Comedian Jay Leno’s recent reference to Darbar Sahib (aka “the Golden Temple” in Amritsar, India, Sikhism’s central Gurdwara) a few days ago on The Tonight Show with Jay Leno has caused a bit of a ruckus in Sikh and Indian circles (and on this blog) and has turned into an international incident. There are even petitions on the web demanding that Jay Leno or NBC offer an apology for his “derogatory” remarks.
I don’t share in this over-reaction by many in the Sikh and Indian communities (American and otherwise), and frankly, I’m a bit disappointed by the reactive response.
We should be clear: the joke that Leno was attempting to make was about Mitt Romney’s wealth, and not about Darbar Sahib. He doesn’t even refer to Darbar Sahib, Sikhs, nor Sikhism by name. They happened to use a picture of Darbar Sahib simply for its appearance as an opulent-looking building.
There was nothing bigoted nor racist about the depiction. Was it a lame joke? Maybe. Did it come from benign ignorance of what they were depicting? Probably. But, this was no slight on Sikhism at all, really.
As a comparison, let me go back to a recent situation involving a comedic portrayal of another faith group: the Church of Jesus Christ of Latter Day Saints (aka “LDS” or the Mormons). Last year, a satirical musical opened on Broadway called “The Book of Mormon” which was about two Mormon missionaries who travel to Africa, and comedy ensues. What was the official Mormon response?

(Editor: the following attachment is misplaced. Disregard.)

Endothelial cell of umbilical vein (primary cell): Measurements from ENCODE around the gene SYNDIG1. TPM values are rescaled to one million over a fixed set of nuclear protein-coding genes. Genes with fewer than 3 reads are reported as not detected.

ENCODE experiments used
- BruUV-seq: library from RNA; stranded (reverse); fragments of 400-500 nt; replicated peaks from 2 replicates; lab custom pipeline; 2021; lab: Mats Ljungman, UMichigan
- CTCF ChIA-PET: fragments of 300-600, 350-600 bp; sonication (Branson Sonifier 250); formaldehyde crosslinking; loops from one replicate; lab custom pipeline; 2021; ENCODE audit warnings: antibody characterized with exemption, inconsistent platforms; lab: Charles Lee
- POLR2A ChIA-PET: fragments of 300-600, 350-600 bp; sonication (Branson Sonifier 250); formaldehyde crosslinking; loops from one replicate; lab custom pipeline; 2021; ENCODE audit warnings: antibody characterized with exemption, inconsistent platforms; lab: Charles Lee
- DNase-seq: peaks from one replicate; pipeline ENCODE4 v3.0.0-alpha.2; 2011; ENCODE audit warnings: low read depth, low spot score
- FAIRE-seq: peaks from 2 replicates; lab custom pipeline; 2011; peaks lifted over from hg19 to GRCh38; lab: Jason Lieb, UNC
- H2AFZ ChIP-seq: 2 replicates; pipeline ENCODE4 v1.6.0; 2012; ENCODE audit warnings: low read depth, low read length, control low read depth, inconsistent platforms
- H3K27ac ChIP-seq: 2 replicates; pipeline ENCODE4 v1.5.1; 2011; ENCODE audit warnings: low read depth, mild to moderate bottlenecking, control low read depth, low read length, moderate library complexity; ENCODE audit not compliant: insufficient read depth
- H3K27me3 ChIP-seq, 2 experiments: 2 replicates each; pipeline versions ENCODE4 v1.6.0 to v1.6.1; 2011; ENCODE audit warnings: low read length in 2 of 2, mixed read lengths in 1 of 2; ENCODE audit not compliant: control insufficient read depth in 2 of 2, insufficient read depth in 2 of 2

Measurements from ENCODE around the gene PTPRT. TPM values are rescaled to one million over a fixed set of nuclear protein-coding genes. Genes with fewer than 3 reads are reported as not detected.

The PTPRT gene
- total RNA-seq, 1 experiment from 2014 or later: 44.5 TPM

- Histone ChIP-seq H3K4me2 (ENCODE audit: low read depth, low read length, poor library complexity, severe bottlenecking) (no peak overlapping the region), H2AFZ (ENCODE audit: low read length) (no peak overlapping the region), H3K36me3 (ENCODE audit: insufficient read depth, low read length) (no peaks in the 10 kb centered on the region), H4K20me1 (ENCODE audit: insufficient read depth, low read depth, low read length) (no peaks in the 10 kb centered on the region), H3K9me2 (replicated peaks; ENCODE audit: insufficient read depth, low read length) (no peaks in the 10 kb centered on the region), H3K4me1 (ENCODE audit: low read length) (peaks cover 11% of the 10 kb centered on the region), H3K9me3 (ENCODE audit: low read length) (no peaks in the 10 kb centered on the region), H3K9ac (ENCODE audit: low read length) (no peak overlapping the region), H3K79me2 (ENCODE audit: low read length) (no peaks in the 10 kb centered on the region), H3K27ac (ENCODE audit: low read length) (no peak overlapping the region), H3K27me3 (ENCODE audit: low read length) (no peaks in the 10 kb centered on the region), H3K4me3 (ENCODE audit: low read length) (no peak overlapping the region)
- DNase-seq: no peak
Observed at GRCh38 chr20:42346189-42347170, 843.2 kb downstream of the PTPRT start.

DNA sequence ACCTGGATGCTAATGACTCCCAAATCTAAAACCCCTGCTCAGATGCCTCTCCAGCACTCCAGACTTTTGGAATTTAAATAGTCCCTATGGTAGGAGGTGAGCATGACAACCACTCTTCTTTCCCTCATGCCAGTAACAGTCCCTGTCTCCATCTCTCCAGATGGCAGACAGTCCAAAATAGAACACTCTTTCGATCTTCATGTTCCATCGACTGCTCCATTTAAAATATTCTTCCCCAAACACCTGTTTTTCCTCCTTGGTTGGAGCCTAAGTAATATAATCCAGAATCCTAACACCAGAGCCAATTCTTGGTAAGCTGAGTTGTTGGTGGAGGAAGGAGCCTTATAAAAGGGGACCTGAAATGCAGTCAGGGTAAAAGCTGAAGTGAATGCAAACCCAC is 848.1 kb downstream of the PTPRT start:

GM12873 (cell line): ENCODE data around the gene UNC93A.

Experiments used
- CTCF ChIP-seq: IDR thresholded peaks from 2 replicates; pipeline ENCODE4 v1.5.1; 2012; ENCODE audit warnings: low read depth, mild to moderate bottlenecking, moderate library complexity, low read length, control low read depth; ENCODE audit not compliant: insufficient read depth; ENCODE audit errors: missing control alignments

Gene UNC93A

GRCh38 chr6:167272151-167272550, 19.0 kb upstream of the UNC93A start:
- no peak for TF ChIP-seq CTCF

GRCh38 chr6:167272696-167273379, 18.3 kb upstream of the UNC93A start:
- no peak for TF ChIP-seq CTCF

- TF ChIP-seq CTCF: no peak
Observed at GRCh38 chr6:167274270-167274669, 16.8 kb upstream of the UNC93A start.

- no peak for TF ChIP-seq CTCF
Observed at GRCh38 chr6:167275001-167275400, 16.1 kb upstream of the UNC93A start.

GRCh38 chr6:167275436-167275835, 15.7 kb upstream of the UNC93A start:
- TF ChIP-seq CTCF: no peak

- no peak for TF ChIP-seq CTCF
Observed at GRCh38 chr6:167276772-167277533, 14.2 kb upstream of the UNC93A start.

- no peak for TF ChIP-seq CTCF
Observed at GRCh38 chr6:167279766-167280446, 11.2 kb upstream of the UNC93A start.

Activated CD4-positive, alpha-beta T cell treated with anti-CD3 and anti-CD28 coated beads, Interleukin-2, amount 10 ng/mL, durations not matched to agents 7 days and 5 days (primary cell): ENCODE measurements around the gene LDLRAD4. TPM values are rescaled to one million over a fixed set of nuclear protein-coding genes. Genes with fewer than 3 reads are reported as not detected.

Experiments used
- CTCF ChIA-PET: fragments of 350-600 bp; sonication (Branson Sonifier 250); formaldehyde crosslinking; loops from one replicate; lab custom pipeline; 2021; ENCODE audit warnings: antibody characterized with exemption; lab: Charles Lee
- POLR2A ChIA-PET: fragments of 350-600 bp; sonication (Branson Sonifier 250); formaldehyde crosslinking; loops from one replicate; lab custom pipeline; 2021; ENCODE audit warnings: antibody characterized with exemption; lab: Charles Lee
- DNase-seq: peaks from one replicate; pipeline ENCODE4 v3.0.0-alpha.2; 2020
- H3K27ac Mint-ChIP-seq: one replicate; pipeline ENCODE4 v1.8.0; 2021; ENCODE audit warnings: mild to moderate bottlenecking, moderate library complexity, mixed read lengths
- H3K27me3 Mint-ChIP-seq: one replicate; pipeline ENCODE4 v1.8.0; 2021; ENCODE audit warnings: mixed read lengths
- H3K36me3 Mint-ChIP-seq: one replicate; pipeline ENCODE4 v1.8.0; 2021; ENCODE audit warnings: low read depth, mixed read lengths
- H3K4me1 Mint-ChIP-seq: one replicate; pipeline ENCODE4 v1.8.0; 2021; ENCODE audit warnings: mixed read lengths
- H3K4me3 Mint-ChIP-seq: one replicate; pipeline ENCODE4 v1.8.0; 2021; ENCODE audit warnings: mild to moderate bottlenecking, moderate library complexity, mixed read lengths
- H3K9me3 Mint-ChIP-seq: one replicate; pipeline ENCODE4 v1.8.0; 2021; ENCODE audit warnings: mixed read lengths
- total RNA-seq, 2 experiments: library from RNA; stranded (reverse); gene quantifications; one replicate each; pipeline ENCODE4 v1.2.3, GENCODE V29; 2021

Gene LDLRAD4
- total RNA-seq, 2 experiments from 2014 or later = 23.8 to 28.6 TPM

The production may attempt to entertain audiences for an evening, but the Book of Mormon as a volume of scripture will change people’s lives forever by bringing them closer to Christ.
Instead of denouncing the musical and demanding an apology, the LDS church pivoted off the opening of the musical as an opportunity to educate. While this musical was specifically about their faith, the official statement by LDS had a measured and non-defensive tone and was an invitation for others to learn about their faith. I think they were able to give people a positive impression even when faced with something that could be seen to be mocking their faith.
Now, while Sikhism doesn’t have a mandate for proselytism, I would have loved to see Sikh organizations in this country take a similar approach to use this as an opportunity to educate. However, there has been little formal response from any organization in North America, other than a reactionary fervor among some Sikhs to denounce Leno. It has made us seem insecure and paranoid, rather than exhibit the characteristics of confidence and openness in who we are.
So, let us stop this panicked over-reaction, and instead seize this moment to educate people on what they saw and what it actually represents.